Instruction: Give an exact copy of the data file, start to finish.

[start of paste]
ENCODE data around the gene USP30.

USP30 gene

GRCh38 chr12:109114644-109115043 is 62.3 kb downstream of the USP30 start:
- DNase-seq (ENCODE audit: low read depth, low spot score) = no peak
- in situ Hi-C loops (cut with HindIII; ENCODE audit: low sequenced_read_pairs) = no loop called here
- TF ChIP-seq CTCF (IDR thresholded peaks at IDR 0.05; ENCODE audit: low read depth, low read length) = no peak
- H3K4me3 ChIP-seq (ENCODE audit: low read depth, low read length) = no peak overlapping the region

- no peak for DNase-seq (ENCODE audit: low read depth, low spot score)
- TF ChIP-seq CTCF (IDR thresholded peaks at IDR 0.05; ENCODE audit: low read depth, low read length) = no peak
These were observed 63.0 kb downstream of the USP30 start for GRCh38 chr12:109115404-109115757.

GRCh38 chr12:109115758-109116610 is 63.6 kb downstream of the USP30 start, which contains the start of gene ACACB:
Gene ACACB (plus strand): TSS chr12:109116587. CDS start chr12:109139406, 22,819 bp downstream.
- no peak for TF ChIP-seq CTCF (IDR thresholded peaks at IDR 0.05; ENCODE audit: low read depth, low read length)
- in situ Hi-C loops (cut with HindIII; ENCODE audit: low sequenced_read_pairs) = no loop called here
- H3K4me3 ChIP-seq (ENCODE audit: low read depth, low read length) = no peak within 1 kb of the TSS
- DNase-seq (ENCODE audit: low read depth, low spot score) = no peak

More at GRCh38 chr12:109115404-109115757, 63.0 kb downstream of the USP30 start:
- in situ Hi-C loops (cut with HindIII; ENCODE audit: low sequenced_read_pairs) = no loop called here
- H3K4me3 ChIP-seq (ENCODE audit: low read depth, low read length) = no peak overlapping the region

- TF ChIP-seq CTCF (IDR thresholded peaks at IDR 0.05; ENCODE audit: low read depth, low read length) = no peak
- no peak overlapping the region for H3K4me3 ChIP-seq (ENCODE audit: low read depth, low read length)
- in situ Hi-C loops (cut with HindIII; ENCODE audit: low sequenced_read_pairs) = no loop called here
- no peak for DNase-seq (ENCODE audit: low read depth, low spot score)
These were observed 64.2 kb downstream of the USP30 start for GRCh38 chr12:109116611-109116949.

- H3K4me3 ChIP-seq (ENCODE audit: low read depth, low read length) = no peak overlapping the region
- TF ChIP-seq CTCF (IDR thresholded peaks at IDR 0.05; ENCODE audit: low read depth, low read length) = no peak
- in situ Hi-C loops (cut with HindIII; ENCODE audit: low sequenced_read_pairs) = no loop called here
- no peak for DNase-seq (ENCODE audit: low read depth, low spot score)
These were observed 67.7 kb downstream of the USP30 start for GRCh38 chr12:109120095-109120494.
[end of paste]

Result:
ENCODE data around the gene USP30.

USP30 gene

GRCh38 chr12:109114644-109115043 is 62.3 kb downstream of the USP30 start:
- DNase-seq (ENCODE audit: low read depth, low spot score) = no peak
- in situ Hi-C loops (cut with HindIII; ENCODE audit: low sequenced_read_pairs) = no loop called here
- TF ChIP-seq CTCF (IDR thresholded peaks at IDR 0.05; ENCODE audit: low read depth, low read length) = no peak
- H3K4me3 ChIP-seq (ENCODE audit: low read depth, low read length) = no peak overlapping the region

- no peak for DNase-seq (ENCODE audit: low read depth, low spot score)
- TF ChIP-seq CTCF (IDR thresholded peaks at IDR 0.05; ENCODE audit: low read depth, low read length) = no peak
These were observed 63.0 kb downstream of the USP30 start for GRCh38 chr12:109115404-109115757.

GRCh38 chr12:109115758-109116610 is 63.6 kb downstream of the USP30 start, which contains the start of gene ACACB:
Gene ACACB (plus strand): TSS chr12:109116587. CDS start chr12:109139406, 22,819 bp downstream.
- no peak for TF ChIP-seq CTCF (IDR thresholded peaks at IDR 0.05; ENCODE audit: low read depth, low read length)
- in situ Hi-C loops (cut with HindIII; ENCODE audit: low sequenced_read_pairs) = no loop called here
- H3K4me3 ChIP-seq (ENCODE audit: low read depth, low read length) = no peak within 1 kb of the TSS
- DNase-seq (ENCODE audit: low read depth, low spot score) = no peak

More at GRCh38 chr12:109115404-109115757, 63.0 kb downstream of the USP30 start:
- in situ Hi-C loops (cut with HindIII; ENCODE audit: low sequenced_read_pairs) = no loop called here
- H3K4me3 ChIP-seq (ENCODE audit: low read depth, low read length) = no peak overlapping the region

- TF ChIP-seq CTCF (IDR thresholded peaks at IDR 0.05; ENCODE audit: low read depth, low read length) = no peak
- no peak overlapping the region for H3K4me3 ChIP-seq (ENCODE audit: low read depth, low read length)
- in situ Hi-C loops (cut with HindIII; ENCODE audit: low sequenced_read_pairs) = no loop called here
- no peak for DNase-seq (ENCODE audit: low read depth, low spot score)
These were observed 64.2 kb downstream of the USP30 start for GRCh38 chr12:109116611-109116949.

- H3K4me3 ChIP-seq (ENCODE audit: low read depth, low read length) = no peak overlapping the region
- TF ChIP-seq CTCF (IDR thresholded peaks at IDR 0.05; ENCODE audit: low read depth, low read length) = no peak
- in situ Hi-C loops (cut with HindIII; ENCODE audit: low sequenced_read_pairs) = no loop called here
- no peak for DNase-seq (ENCODE audit: low read depth, low spot score)
These were observed 67.7 kb downstream of the USP30 start for GRCh38 chr12:109120095-109120494.